The immediate headline of the new rules is that the starting point for all advice is that "an adviser should start from the assumption that a DB pension transfer will be unsuitable". The consultation had hinted at a potential softening of this position, but the FCA has decided not to make any change.
There are also changes in how the analysis should be presented to the pension owner. Out goes "TVAS" and "critical yields", and in come "APTA" and "TVC". (It is no surprise that an organisation known as the FCA likes their abbreviations and acronyms!).
Appropriate Pension Transfer Analysis (APTA) is a framework that covers all the relevant points that should be considered when analysing a transfer. It includes financial and non-financial items, as well as highlighting alternative ways someone can achieve their objectives without transferring.
The Transfer Value Comparator (TVC) is an estimate of the amount you would need to replace the pension income you would be giving up, assuming you invest this until retirement and then buy an annuity. The TVC is an attempt to present numbers in a clear and simple manner, and therefore in a way that is easy to understand. However, a defined benefit transfer is complex, and many of the assumptions behind the TVC will not be relevant for every individual.
The consultation headline is that the FCA is asking whether or not they should ban "contingent charging" - this is where an adviser provides advice on a DB transfer, but the adviser is only paid if the individual does go on to transfer. This system introduces a huge conflict of interest for the adviser as the adviser may think the client shouldn't transfer, but the adviser will only get paid if the client does transfer. So, banning it would initially seem sensible, but a consequence of this would almost certainly be the creation of an "advice gap" for those unwilling (or more likely, unable) to pay a potentially significant advice fee from current resources. Hence the consultation.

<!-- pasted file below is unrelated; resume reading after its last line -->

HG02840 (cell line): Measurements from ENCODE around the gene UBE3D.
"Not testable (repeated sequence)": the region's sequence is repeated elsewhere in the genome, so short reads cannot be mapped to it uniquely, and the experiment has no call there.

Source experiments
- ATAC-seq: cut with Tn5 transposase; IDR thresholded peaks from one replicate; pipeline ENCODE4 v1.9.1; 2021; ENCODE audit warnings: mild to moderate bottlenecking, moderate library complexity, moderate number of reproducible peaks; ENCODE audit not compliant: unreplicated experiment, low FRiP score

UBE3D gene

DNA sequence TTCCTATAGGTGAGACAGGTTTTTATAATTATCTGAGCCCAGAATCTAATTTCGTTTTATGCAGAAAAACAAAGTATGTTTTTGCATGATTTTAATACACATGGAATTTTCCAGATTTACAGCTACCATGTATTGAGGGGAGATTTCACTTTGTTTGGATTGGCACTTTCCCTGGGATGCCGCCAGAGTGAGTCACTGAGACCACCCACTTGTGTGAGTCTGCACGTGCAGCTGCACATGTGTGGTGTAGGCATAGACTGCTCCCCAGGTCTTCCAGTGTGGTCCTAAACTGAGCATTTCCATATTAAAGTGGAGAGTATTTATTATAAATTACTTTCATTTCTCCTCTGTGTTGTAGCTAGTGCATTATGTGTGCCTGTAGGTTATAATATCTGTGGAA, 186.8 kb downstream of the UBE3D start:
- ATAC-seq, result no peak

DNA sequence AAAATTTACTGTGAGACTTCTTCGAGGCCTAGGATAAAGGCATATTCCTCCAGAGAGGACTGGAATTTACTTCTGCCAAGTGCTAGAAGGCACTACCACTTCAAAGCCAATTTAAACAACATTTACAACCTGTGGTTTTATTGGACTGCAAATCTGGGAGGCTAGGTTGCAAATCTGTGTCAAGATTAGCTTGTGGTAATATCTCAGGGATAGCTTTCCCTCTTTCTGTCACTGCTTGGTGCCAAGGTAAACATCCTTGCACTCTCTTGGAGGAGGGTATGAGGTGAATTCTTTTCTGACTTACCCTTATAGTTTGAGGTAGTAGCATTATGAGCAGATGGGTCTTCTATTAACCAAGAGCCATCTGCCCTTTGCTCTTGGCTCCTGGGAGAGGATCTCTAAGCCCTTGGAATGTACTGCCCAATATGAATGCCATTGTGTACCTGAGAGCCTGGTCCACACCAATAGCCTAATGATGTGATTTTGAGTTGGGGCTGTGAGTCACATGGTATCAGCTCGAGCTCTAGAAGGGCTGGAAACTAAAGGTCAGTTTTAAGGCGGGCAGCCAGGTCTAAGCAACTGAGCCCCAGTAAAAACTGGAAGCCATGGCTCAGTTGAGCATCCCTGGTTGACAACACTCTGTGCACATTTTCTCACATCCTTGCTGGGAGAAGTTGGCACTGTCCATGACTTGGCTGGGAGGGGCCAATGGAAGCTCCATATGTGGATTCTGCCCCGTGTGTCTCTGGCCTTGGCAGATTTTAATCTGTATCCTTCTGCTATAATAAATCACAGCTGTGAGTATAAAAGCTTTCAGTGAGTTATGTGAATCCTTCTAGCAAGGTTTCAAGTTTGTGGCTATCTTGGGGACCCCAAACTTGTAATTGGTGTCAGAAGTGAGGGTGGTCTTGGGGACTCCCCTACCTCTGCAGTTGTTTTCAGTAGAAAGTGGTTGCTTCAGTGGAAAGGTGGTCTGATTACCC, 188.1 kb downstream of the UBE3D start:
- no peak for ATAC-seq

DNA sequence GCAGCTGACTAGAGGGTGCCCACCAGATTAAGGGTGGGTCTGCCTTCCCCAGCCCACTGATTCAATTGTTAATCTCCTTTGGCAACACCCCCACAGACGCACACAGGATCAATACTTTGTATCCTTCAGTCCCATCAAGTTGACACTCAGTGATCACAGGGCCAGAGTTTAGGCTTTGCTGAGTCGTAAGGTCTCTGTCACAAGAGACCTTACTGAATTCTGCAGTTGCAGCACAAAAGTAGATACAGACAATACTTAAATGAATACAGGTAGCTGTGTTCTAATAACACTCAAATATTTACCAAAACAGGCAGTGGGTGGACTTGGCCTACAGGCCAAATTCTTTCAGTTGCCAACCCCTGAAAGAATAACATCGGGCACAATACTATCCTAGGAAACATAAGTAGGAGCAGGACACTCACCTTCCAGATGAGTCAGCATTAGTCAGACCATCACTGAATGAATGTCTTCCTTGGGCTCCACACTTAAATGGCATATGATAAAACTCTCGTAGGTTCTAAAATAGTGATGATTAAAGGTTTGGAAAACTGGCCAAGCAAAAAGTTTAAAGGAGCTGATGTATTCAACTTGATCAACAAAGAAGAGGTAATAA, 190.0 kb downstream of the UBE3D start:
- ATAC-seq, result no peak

All of the above points should aid consumer protection, though recent cases such as British Steel highlight that the regulatory structure can still struggle to provide full protection for individuals targeted by unscrupulous people (I wouldn't call them "financial advisers", for they are not worthy of the name).
If considering a DB transfer it is vital to seek out a reputable firm and an adviser with the relevant qualifications and authorisations. If you're reviewing your own position then please get in touch. We can send you a short two page note that reminds you of all the reasons why you shouldn't transfer. Once you've read that, if you still think it might be right for you then we can go on to provide bespoke advice on your pension based on the benefits you have within the pension scheme, the scale of the transfer value being offered, and your own objectives for the future.